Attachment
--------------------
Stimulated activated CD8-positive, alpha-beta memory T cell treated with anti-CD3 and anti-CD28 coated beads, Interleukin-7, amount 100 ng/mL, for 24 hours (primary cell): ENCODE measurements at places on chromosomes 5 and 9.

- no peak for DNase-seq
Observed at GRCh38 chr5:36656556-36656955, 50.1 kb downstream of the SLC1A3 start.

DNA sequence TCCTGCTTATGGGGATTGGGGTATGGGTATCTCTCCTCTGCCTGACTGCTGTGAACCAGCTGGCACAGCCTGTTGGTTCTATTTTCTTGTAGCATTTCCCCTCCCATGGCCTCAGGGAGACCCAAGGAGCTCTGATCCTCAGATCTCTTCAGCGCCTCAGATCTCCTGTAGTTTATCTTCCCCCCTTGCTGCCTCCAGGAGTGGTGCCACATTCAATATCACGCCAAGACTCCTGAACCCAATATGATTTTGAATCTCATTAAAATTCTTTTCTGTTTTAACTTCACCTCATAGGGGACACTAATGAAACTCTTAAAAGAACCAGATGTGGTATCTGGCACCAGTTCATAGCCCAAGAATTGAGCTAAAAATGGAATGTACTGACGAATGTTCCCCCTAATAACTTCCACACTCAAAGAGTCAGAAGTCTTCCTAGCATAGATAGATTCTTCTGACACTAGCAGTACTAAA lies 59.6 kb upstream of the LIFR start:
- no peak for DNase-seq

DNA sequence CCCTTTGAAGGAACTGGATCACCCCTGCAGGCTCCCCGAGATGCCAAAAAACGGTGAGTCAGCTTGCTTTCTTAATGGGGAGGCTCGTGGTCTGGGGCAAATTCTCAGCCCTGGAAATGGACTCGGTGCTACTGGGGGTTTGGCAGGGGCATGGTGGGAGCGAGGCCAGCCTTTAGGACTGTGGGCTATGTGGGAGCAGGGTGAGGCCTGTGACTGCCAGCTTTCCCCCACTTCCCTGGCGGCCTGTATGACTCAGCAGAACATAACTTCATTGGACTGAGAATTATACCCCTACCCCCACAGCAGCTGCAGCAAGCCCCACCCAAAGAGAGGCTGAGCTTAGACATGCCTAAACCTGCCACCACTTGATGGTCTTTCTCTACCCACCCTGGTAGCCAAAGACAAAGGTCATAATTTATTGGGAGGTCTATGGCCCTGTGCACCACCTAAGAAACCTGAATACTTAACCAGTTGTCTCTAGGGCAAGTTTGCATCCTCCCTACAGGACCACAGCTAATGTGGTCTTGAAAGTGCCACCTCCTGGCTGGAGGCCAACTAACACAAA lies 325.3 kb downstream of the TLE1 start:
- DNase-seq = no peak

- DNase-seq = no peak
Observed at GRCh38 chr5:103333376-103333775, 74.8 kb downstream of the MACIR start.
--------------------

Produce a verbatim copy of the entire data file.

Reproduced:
Stimulated activated CD8-positive, alpha-beta memory T cell treated with anti-CD3 and anti-CD28 coated beads, Interleukin-7, amount 100 ng/mL, for 24 hours (primary cell): ENCODE measurements at places on chromosomes 5 and 9.

- no peak for DNase-seq
Observed at GRCh38 chr5:36656556-36656955, 50.1 kb downstream of the SLC1A3 start.

DNA sequence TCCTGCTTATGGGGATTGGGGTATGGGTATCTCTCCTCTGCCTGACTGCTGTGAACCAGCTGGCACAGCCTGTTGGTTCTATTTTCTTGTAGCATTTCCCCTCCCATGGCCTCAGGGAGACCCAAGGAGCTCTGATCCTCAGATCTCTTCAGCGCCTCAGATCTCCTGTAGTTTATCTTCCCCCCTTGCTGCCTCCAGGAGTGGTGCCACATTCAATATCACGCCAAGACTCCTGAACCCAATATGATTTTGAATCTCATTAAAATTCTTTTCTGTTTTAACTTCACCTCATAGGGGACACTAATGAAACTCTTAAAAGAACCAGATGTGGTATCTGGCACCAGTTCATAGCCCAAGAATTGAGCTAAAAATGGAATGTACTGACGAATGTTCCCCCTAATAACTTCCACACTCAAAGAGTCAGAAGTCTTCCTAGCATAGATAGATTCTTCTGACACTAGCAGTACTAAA lies 59.6 kb upstream of the LIFR start:
- no peak for DNase-seq

DNA sequence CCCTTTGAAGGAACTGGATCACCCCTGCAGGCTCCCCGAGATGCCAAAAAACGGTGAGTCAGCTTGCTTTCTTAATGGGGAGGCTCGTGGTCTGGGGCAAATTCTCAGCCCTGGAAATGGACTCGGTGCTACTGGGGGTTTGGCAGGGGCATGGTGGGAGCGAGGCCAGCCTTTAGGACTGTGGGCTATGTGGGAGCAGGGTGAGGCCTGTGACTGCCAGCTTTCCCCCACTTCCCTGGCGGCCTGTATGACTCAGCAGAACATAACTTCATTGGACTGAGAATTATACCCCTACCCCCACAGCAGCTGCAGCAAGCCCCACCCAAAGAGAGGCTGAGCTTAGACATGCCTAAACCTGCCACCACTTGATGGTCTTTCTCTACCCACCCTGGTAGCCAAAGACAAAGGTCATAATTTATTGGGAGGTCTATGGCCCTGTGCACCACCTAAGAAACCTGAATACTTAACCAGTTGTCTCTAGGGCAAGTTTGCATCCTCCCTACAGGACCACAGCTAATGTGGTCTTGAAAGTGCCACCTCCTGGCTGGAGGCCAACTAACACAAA lies 325.3 kb downstream of the TLE1 start:
- DNase-seq = no peak

- DNase-seq = no peak
Observed at GRCh38 chr5:103333376-103333775, 74.8 kb downstream of the MACIR start.